Research Papers

Interbody Spacer Material Properties and Design Conformity for Reducing Subsidence During Lumbar Interbody Fusion

[+] Author and Article Information
Lillian S. Chatham, Christopher M. Yakacki, R. Dana Carpenter

Department of Mechanical Engineering,
University of Colorado Denver,
Denver, CO 80204

Vikas V. Patel

Department of Orthopaedic Surgery,
University of Colorado Denver,
Anschutz Medical Campus,
Aurora, CO 80045

Manuscript received October 5, 2016; final manuscript received March 14, 2017; published online April 5, 2017. Assoc. Editor: Brian D. Stemper.

J Biomech Eng 139(5), 051005 (Apr 05, 2017) (8 pages) Paper No: BIO-16-1396; doi: 10.1115/1.4036312 History: Received October 05, 2016; Revised March 14, 2017

There is a need to better understand the effects of intervertebral spacer material and design on the stress distribution in vertebral bodies and endplates to help reduce complications such as subsidence and improve outcomes following lumbar interbody fusion. The main objective of this study was to investigate the effects of spacer material on the stress and strain in the lumbar spine after interbody fusion with posterior instrumentation. A standard spacer was also compared with a custom-fit spacer, which conformed to the vertebral endplates, to determine if a custom fit would reduce stress on the endplates. A finite element (FE) model of the L4–L5 motion segment was developed from computed tomography (CT) images of a cadaveric lumbar spine. An interbody spacer, pedicle screws, and posterior rods were incorporated into the image-based model. The model was loaded in axial compression, and strain and stress were determined in the vertebra, spacer, and rods. Polyetheretherketone (PEEK), titanium, poly(para-phenylene) (PPP), and porous PPP (70% by volume) were used as the spacer material to quantify the effects on stress and strain in the system. Experimental testing of a cadaveric specimen was used to validate the model's results. There were no large differences in stress levels (<3%) at the bone–spacer interfaces and the rods when PEEK was used instead of titanium. Use of the porous PPP spacer produced an 8–15% decrease of stress at the bone–spacer interfaces and posterior rods. The custom-shaped spacer significantly decreased (>37%) the stress at the bone–spacer interfaces for all materials tested. A 28% decrease in stress was found in the posterior rods with the custom spacer. Of all the spacer materials tested with the custom spacer design, 70% porous PPP resulted in the lowest stress at the bone–spacer interfaces. The results show the potential for more compliant materials to reduce stress on the vertebral endplates postsurgery. The custom spacer provided a greater contact area between the spacer and bone, which distributed the stress more evenly, highlighting a possible strategy to decrease the risk of subsidence.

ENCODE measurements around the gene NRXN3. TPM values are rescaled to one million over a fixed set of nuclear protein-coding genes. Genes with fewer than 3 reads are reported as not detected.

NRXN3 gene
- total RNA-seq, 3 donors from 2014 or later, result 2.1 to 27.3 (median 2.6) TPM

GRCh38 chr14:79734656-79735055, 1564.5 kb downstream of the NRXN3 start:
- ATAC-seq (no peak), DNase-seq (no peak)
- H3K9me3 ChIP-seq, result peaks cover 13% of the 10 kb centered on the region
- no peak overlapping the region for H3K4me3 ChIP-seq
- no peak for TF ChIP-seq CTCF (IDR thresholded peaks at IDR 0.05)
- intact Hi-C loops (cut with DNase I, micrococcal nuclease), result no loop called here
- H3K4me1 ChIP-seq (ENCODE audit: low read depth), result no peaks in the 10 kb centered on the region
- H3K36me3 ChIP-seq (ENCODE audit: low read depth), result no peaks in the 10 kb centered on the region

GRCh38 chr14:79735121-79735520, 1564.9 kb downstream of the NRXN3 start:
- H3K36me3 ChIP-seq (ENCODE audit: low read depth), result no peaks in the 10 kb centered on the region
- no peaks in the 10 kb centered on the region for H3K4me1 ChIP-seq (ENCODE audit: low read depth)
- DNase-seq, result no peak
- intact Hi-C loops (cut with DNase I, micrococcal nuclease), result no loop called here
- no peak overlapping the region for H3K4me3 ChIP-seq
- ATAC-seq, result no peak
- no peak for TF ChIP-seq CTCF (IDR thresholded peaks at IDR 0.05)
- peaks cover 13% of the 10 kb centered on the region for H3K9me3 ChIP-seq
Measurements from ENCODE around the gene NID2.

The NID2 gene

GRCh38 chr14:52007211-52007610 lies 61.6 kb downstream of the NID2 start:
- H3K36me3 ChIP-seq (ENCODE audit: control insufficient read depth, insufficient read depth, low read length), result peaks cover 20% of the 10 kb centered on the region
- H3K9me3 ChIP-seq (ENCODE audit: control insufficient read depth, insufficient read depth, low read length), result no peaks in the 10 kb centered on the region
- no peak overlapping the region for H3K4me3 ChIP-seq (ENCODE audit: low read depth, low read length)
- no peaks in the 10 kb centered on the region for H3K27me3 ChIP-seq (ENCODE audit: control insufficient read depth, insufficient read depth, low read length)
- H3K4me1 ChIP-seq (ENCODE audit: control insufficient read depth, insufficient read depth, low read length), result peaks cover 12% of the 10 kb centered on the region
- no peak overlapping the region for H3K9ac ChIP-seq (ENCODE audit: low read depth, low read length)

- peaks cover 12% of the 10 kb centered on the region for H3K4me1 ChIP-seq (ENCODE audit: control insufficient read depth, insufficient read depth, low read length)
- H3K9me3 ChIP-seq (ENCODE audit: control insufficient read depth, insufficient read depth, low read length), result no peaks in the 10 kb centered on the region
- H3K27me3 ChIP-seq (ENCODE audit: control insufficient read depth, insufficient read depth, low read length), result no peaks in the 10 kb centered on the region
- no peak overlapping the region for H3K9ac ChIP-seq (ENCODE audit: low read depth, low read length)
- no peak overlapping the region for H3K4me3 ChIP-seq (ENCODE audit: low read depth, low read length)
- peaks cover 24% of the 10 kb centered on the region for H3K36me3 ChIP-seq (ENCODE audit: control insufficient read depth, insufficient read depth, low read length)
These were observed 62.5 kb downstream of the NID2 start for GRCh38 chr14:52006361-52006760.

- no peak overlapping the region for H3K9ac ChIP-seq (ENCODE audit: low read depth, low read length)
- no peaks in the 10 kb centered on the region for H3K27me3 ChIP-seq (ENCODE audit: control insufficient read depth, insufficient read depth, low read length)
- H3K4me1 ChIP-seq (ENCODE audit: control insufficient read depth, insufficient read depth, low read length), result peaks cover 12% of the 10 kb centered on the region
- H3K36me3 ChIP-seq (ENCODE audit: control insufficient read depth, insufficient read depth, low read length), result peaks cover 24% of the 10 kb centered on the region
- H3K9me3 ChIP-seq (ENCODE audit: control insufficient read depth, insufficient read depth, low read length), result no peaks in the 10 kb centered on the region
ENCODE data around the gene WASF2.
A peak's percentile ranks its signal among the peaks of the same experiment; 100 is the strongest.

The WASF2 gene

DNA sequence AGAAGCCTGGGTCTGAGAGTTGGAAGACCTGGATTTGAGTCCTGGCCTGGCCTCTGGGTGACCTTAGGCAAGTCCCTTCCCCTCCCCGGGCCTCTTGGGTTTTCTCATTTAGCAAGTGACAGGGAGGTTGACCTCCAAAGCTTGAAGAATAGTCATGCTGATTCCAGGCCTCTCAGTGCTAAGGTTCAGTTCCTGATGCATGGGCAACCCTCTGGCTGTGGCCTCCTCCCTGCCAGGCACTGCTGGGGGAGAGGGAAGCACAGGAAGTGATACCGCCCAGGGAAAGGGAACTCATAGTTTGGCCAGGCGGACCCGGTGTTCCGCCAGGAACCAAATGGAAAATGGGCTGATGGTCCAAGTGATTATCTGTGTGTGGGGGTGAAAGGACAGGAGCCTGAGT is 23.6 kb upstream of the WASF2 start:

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Fig. 3

Experimental setup. Compressive loads were applied to the L4–L5 unit via compression platens with the proximal and distal ends potted in urethane blocks. Strains were measured during loading using a strain recorder and stored on a PC for analysis.

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Fig. 4

Locations of strain gages used in experimental tests. Anterior view of L4–L5 unit with locations of strain rosettes at the spacer and L4 vertebral body (left). Posterior view of L4–L5 unit with location of uniaxial strain gages at the rods (right).

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Fig. 5

Mesh convergence results for L4–L5 model stiffness. Differences in overall model stiffness converged to less than 2% at a mesh density of 93,790 nodes.

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Fig. 2

Comparison of standard spacer and custom fit spacer in the model

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Fig. 6

Box-and whisker plots of stress distribution in each region of the model under a compressive load of 730 N using the standard spacer. Horizontal lines represent the median stress in each region; boxes extend from the lower quartile to the upper quartile of all stress values in the region; whiskers indicate the maximum and minimum stress in the region. The stresses for bone–spacer interfaces include the entire region of contact between the endplates and spacer surfaces. Other regions correspond to the measurement locations used in mechanical tests (see Fig. 3), with the addition of an L5 anterior location analogous to that used for L4. The stress in the posterior rods (to the right of the dashed line) is plotted on a separate scale due to the higher stress magnitudes.

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Fig. 7

Box-and-whisker plots of endplate stress distributions at the bone–spacer interfaces with the standard and custom spacer

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Fig. 8

Stress distribution at the L5 bone–spacer interfaces with the 70% porous PPP standard spacer (left) and 70% porous PPP custom spacer (right)

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Fig. 9

Box-and-whisker plots of the stress distribution in posterior rods with the standard spacer and custom spacer

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Fig. 1

Meshed model with CAD-developed spacer, posterior instrumentation (pedicle screws and rods), and urethane loading blocks



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